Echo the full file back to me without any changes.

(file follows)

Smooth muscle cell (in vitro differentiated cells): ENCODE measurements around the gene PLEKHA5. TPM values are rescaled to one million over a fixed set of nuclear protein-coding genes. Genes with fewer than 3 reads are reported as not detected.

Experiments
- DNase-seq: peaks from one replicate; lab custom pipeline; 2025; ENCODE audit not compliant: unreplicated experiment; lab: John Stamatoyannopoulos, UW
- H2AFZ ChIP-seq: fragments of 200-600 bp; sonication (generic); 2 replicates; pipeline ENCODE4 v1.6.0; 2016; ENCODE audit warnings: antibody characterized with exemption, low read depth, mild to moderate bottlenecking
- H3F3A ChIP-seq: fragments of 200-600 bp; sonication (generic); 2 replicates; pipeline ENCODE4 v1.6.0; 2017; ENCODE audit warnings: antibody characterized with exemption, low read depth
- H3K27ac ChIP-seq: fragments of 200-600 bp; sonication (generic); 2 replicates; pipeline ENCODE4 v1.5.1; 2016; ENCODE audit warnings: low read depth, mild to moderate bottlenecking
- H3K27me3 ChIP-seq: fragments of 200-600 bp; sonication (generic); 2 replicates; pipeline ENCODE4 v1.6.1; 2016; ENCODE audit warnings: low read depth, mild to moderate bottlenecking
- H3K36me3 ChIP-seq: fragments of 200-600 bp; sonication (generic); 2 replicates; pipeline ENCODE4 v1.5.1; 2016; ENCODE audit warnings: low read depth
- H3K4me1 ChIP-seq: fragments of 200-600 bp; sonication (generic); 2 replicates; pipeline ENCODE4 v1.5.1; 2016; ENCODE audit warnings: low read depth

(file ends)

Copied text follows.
Smooth muscle cell (in vitro differentiated cells): ENCODE measurements around the gene PLEKHA5. TPM values are rescaled to one million over a fixed set of nuclear protein-coding genes. Genes with fewer than 3 reads are reported as not detected.

Experiments
- DNase-seq: peaks from one replicate; lab custom pipeline; 2025; ENCODE audit not compliant: unreplicated experiment; lab: John Stamatoyannopoulos, UW
- H2AFZ ChIP-seq: fragments of 200-600 bp; sonication (generic); 2 replicates; pipeline ENCODE4 v1.6.0; 2016; ENCODE audit warnings: antibody characterized with exemption, low read depth, mild to moderate bottlenecking
- H3F3A ChIP-seq: fragments of 200-600 bp; sonication (generic); 2 replicates; pipeline ENCODE4 v1.6.0; 2017; ENCODE audit warnings: antibody characterized with exemption, low read depth
- H3K27ac ChIP-seq: fragments of 200-600 bp; sonication (generic); 2 replicates; pipeline ENCODE4 v1.5.1; 2016; ENCODE audit warnings: low read depth, mild to moderate bottlenecking
- H3K27me3 ChIP-seq: fragments of 200-600 bp; sonication (generic); 2 replicates; pipeline ENCODE4 v1.6.1; 2016; ENCODE audit warnings: low read depth, mild to moderate bottlenecking
- H3K36me3 ChIP-seq: fragments of 200-600 bp; sonication (generic); 2 replicates; pipeline ENCODE4 v1.5.1; 2016; ENCODE audit warnings: low read depth
- H3K4me1 ChIP-seq: fragments of 200-600 bp; sonication (generic); 2 replicates; pipeline ENCODE4 v1.5.1; 2016; ENCODE audit warnings: low read depth